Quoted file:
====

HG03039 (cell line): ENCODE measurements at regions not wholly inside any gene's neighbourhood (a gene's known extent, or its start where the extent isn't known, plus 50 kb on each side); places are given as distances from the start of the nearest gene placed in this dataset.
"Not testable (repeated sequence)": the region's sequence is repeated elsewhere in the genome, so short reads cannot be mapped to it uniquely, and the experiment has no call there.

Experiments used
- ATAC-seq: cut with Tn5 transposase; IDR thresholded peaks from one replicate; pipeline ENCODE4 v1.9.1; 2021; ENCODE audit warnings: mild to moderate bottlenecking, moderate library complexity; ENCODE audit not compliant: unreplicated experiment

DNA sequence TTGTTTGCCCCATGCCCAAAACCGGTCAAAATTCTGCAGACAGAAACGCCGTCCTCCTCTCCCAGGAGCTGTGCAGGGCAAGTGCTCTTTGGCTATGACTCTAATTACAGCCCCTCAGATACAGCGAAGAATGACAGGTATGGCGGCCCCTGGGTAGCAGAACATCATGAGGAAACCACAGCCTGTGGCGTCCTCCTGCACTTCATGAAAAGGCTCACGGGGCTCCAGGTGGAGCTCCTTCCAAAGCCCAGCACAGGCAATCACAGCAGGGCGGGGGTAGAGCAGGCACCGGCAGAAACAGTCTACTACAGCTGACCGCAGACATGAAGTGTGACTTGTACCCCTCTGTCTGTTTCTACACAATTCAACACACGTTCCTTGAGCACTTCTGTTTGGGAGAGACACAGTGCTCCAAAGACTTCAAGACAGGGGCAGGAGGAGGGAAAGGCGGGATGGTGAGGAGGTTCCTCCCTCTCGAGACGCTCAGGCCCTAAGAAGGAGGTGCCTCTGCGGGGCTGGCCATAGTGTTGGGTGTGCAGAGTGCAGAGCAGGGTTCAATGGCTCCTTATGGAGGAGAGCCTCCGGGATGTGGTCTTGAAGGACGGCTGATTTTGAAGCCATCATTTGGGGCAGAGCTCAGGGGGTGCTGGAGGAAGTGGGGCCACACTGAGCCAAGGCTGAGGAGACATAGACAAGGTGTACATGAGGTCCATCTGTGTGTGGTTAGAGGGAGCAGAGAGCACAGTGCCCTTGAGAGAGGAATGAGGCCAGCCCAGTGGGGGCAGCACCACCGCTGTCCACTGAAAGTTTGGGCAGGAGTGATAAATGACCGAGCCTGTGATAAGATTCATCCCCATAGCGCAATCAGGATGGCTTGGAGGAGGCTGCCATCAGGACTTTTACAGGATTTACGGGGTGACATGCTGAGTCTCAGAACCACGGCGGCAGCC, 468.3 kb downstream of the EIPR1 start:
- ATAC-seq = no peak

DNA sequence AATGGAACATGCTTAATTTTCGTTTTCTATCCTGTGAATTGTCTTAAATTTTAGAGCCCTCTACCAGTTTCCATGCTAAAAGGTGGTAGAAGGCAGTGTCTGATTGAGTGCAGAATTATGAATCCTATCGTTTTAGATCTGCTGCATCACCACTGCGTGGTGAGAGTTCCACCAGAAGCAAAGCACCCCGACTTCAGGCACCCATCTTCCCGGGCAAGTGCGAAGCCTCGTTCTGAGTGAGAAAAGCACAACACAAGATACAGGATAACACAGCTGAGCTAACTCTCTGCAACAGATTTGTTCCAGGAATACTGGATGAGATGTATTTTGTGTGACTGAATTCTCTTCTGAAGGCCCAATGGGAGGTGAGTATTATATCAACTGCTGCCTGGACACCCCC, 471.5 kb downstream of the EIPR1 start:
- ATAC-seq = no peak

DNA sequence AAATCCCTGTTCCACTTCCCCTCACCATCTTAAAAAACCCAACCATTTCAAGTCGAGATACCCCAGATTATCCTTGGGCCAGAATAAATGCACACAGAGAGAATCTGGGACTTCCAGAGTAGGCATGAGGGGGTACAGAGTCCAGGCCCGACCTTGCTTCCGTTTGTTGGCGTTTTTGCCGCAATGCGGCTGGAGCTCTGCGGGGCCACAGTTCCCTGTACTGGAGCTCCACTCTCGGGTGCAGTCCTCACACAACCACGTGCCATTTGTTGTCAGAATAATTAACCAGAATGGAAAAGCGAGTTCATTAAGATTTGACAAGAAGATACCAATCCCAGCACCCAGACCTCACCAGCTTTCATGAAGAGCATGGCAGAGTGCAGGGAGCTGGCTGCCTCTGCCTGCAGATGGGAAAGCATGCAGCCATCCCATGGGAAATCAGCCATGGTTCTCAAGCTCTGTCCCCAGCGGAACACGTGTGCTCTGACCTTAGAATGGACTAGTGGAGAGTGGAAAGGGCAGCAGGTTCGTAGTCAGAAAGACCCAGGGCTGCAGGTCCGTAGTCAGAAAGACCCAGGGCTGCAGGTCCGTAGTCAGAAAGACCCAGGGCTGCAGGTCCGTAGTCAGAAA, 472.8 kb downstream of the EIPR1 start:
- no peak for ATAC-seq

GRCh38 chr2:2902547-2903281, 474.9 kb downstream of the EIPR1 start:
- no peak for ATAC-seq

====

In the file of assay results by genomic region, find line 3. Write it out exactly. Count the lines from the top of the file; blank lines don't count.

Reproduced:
Experiments used